Before eminent domain: the writ of ad quod damnum

Dr. John D. Westcott (1807-1889), Surveyor General of Florida (1855) Pres. Florida canal company (1881-1889). Courtesy, Museum of the Confederacy, Richmond, Va. (Carte d' visite).
Dr. John D. Westcott (1807-1889), Surveyor General of Florida (1855) Pres. Florida canal company (1881-1889). Courtesy, Museum of the Confederacy, Richmond, Va. (Carte d’ visite).

Florida did not become a state until 1845. In the Treaty with Spain in 1819, the East and West Floridas would become the Territory of Florida under federal jurisdiction in 1821 until the “territory” became a “state” under the United States Constitution. Most of the meager population inhabited the extreme northern portion of the territory. The Everglades would not even be surveyed by the federal government until 1910.

It was still the Wild West in the Sunshine State. After the Civil War, there were still few settlers in south Florida because there was no means of transportation. Nevertheless, as early as 1838, entrepreneurs applied to the governor and the territorial council for charters to construct and operate railroads and inland waterways as private corporations. After 1845, the procedure changed little.

Applications were made to the new State Legislature. Until the Legislature passed a general corporation act permitting persons to apply for and receive charters pro forma if certain requirements were met, applying for and receiving charters to conduct business as corporations remained a cumbersome and political procedure.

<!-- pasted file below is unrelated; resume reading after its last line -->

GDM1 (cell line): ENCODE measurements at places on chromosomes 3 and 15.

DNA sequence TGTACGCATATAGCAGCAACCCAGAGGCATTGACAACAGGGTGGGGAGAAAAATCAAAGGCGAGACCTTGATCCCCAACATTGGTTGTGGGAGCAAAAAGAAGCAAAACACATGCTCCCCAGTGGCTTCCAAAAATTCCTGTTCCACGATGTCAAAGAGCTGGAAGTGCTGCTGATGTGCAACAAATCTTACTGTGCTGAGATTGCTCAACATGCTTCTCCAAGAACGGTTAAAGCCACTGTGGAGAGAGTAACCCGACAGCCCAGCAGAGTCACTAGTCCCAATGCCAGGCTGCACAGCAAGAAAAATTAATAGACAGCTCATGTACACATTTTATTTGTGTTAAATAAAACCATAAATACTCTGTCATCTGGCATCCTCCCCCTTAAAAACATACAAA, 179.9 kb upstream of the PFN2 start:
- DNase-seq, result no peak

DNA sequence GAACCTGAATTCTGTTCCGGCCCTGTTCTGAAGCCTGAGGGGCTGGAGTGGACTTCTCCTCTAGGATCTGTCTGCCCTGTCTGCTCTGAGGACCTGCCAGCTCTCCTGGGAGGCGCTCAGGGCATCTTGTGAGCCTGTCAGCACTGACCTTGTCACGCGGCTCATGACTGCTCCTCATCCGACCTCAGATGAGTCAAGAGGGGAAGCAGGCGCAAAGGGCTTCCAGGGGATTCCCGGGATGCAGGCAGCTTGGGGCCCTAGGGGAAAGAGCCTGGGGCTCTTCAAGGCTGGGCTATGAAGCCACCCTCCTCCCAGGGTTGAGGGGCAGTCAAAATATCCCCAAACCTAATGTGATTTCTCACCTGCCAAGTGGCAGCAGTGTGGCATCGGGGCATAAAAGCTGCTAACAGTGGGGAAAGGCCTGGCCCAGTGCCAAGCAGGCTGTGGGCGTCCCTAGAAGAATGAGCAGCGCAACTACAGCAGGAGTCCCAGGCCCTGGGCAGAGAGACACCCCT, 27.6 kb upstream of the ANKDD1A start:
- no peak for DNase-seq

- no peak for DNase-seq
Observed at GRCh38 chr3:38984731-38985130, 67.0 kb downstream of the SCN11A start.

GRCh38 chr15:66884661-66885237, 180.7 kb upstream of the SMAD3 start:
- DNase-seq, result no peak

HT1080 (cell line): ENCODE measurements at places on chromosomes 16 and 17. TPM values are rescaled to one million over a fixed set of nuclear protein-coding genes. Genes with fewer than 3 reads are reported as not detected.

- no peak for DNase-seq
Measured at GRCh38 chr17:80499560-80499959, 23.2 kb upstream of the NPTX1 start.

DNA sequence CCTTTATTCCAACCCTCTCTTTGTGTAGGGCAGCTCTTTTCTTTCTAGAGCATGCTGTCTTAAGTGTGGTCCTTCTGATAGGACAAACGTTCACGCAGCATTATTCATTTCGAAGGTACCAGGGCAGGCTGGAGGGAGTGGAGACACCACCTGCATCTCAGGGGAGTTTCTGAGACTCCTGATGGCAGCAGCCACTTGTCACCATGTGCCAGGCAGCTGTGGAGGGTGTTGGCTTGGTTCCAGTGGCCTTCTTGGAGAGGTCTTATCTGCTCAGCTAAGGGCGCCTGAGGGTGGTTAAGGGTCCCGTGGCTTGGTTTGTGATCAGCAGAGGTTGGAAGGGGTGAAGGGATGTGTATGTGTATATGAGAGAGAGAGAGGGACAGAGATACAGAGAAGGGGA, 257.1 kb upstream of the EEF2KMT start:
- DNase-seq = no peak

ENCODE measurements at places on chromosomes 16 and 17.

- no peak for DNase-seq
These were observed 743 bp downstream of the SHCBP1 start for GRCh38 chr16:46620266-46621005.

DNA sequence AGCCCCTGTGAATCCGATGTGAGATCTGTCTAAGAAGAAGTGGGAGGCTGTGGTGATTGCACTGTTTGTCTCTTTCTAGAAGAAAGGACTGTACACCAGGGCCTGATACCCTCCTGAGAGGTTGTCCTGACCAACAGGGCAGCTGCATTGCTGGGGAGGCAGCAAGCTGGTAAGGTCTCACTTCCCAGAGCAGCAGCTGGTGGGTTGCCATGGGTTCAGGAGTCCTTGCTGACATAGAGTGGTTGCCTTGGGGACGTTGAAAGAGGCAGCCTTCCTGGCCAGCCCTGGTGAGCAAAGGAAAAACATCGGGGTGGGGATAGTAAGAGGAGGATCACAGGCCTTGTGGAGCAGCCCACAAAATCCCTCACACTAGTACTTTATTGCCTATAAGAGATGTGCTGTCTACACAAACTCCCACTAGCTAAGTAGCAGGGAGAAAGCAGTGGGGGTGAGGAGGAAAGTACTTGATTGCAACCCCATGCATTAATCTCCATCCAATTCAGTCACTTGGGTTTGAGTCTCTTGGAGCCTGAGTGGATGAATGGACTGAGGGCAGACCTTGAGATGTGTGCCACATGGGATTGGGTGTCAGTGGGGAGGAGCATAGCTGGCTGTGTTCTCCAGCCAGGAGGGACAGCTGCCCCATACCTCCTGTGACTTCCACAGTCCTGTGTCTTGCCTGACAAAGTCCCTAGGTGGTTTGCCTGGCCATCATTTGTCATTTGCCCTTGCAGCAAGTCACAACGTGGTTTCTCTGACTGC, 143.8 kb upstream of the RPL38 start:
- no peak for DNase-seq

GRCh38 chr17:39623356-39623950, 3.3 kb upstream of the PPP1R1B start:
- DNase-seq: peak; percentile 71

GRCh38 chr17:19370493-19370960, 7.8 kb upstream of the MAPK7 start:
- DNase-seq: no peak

Before and after statehood but before the passage of eminent domain law permitting certain public bodies given such power to take property under judicial supervision, railroad and canal companies enjoyed the special privilege of the ancient writ of ad quod damnum. Upon unilaterally deciding that it was necessary for one or both of these two types of transportation companies to extend a railroad or canal through private property, in the absence of mutual agreement on the price of the taking, a railroad or canal company could apply for a writ to the local county judge, who, in turn would empanel twelve residents to determine the value of the taking.

As soon as the company paid the sum determined, the proceedings ended and the company could extend its railroad or canal work on private property, without the usual delays, convoluted legal procedures, and payment of exorbitant attorney’s fees. In 1881, a financially destitute State of Florida agreed to incorporate four St. Augustine entrepreneurs to dredge what would become the Florida portion of the Intracoastal Waterway for a million acres of east coast state land and the right to collect tolls upon the waterway’s completion in 1912.

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